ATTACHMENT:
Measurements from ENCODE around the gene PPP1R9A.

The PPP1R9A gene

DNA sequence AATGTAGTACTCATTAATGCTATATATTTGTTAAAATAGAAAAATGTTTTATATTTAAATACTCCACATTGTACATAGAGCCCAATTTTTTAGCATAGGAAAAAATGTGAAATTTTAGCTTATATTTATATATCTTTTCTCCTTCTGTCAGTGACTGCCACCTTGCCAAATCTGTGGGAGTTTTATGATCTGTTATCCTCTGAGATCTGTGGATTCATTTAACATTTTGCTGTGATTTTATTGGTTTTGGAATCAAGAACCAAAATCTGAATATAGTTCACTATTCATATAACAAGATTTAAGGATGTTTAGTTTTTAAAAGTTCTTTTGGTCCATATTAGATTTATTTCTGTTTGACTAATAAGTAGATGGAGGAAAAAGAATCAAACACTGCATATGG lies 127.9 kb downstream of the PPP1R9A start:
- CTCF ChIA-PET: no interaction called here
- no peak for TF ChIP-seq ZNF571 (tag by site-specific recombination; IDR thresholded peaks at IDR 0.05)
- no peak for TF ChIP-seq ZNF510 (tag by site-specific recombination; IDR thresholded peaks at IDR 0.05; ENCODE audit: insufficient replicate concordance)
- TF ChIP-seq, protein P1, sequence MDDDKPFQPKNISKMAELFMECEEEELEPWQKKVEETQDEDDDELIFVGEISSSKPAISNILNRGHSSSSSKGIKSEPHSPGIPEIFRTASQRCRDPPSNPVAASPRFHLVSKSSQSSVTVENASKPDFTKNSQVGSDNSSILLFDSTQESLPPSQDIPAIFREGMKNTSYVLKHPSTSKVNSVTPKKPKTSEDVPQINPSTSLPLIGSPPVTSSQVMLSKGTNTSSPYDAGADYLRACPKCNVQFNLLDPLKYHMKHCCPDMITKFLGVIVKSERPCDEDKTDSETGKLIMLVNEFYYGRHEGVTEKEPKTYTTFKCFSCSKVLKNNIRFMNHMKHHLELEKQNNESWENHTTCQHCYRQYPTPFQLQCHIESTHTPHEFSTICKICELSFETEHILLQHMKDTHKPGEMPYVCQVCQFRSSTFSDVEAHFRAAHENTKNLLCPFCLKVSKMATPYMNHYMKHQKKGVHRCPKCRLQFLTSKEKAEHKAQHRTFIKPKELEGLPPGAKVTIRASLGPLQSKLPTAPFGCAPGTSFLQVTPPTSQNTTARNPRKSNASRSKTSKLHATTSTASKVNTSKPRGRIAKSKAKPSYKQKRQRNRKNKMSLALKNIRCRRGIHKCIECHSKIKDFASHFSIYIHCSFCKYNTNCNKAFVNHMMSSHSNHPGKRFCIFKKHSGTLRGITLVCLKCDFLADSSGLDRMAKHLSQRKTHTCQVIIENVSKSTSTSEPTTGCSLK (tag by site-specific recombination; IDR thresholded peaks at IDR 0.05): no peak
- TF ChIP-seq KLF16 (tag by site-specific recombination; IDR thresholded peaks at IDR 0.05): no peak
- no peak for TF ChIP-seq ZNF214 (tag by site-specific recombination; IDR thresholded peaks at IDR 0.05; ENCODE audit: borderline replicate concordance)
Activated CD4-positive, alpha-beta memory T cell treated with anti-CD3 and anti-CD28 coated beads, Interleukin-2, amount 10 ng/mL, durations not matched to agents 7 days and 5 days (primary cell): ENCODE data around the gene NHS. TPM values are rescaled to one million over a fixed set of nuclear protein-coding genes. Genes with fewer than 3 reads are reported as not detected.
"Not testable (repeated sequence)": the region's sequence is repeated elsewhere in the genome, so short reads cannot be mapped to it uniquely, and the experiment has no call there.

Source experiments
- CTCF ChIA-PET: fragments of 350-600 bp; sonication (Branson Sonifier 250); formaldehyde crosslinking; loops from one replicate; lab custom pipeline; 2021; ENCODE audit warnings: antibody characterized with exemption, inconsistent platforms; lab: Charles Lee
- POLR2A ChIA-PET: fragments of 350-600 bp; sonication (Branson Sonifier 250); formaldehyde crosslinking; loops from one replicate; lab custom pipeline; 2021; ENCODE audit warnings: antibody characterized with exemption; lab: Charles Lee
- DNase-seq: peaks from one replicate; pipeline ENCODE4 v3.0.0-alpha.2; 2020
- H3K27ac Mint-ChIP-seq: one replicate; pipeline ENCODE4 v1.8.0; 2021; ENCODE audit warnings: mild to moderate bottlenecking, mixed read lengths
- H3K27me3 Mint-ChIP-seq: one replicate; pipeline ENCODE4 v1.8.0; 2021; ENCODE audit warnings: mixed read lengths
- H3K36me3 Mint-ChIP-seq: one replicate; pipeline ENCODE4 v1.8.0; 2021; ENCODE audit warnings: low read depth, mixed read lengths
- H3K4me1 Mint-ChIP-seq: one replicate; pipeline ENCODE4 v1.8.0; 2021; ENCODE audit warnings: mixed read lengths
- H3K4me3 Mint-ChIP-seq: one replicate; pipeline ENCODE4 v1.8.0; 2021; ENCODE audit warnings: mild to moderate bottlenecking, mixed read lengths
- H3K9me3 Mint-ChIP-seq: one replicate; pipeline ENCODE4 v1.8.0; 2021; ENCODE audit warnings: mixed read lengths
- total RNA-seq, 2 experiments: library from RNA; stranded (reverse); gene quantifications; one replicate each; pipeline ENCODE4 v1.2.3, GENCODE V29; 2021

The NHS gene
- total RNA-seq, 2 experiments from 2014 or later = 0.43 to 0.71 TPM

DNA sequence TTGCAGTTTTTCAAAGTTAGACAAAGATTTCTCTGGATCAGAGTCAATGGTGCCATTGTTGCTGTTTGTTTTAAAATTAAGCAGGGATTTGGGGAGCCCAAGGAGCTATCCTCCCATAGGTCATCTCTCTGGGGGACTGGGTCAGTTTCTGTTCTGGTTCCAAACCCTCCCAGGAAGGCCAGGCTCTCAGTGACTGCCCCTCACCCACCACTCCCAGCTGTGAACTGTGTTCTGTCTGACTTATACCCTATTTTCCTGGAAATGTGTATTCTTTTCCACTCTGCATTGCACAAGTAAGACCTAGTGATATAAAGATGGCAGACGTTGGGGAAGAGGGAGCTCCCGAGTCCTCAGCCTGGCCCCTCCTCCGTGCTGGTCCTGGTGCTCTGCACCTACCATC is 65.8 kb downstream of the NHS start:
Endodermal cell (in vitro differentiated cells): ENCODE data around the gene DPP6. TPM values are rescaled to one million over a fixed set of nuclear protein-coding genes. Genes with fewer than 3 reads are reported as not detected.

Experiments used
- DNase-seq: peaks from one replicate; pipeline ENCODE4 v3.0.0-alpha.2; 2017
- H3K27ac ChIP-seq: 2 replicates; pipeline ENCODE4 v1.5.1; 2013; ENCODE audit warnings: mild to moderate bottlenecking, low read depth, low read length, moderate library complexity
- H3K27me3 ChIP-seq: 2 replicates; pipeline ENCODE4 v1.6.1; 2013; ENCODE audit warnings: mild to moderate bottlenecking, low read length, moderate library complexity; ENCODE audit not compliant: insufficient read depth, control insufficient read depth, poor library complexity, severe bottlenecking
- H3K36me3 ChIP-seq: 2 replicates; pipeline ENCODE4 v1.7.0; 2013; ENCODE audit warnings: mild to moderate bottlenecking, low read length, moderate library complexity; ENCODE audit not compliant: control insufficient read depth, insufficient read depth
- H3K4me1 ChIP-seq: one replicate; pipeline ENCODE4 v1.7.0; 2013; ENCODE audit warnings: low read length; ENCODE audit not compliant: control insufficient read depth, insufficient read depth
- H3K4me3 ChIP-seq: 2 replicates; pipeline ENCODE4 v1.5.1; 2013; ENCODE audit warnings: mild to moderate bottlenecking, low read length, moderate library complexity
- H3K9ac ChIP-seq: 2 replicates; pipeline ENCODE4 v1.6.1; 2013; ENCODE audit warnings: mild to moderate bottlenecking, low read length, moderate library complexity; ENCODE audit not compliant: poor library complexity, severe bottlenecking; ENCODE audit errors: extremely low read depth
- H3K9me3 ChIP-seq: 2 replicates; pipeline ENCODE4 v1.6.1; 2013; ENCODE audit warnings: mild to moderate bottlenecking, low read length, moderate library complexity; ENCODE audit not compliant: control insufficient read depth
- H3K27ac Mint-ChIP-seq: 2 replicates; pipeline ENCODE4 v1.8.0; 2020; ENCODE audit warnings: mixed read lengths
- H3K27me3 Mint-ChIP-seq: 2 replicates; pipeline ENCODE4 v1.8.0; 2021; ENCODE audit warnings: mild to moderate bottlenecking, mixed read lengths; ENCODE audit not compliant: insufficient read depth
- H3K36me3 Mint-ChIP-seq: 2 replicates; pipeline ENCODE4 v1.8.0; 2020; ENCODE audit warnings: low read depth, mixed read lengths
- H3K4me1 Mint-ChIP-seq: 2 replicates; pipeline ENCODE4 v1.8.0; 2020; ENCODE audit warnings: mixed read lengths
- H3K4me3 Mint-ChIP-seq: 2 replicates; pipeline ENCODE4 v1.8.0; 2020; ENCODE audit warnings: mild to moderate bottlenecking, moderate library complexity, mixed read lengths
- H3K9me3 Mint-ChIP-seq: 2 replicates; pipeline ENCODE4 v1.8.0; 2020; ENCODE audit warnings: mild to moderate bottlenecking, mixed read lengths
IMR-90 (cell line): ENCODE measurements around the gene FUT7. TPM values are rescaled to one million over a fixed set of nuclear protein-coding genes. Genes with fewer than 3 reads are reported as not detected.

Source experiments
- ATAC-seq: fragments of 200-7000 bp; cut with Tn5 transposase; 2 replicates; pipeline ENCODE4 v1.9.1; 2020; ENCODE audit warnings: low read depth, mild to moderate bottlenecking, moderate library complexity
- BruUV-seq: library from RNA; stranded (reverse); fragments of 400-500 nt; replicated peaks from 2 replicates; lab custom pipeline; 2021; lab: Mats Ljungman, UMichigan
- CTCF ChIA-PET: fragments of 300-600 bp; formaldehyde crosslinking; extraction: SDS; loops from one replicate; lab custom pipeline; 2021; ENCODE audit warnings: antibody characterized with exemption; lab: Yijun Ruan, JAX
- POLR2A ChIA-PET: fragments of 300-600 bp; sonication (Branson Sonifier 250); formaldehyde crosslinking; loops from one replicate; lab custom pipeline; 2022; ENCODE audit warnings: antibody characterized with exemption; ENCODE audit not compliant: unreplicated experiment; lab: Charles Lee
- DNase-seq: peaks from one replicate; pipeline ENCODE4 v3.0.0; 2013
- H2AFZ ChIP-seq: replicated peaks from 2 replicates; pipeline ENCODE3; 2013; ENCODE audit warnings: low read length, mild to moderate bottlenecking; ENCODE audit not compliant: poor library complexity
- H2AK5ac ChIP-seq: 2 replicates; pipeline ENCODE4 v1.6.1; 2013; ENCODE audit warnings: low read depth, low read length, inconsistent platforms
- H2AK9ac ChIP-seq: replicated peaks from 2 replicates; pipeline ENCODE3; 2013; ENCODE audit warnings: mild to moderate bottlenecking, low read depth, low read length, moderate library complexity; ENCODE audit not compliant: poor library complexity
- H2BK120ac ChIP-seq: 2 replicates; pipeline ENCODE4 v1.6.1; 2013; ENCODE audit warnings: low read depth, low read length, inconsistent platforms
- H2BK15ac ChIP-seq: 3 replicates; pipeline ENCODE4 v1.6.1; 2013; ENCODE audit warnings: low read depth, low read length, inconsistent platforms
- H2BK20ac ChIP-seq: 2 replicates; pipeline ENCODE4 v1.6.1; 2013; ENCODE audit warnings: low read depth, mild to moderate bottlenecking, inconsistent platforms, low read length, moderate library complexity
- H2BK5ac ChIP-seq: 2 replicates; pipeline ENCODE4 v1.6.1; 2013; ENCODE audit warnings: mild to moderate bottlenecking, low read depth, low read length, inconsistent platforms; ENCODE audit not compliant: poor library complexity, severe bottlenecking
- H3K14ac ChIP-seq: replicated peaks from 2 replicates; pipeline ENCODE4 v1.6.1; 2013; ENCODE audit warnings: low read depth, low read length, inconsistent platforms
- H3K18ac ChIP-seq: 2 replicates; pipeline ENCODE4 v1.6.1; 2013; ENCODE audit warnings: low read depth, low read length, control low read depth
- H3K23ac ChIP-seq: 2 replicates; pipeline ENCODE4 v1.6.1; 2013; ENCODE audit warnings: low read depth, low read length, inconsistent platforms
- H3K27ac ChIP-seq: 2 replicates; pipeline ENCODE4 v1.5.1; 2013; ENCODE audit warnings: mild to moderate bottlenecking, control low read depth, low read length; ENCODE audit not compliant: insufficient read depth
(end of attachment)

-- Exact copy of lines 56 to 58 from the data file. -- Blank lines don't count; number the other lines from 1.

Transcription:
- H3K14ac ChIP-seq: replicated peaks from 2 replicates; pipeline ENCODE4 v1.6.1; 2013; ENCODE audit warnings: low read depth, low read length, inconsistent platforms
- H3K18ac ChIP-seq: 2 replicates; pipeline ENCODE4 v1.6.1; 2013; ENCODE audit warnings: low read depth, low read length, control low read depth
- H3K23ac ChIP-seq: 2 replicates; pipeline ENCODE4 v1.6.1; 2013; ENCODE audit warnings: low read depth, low read length, inconsistent platforms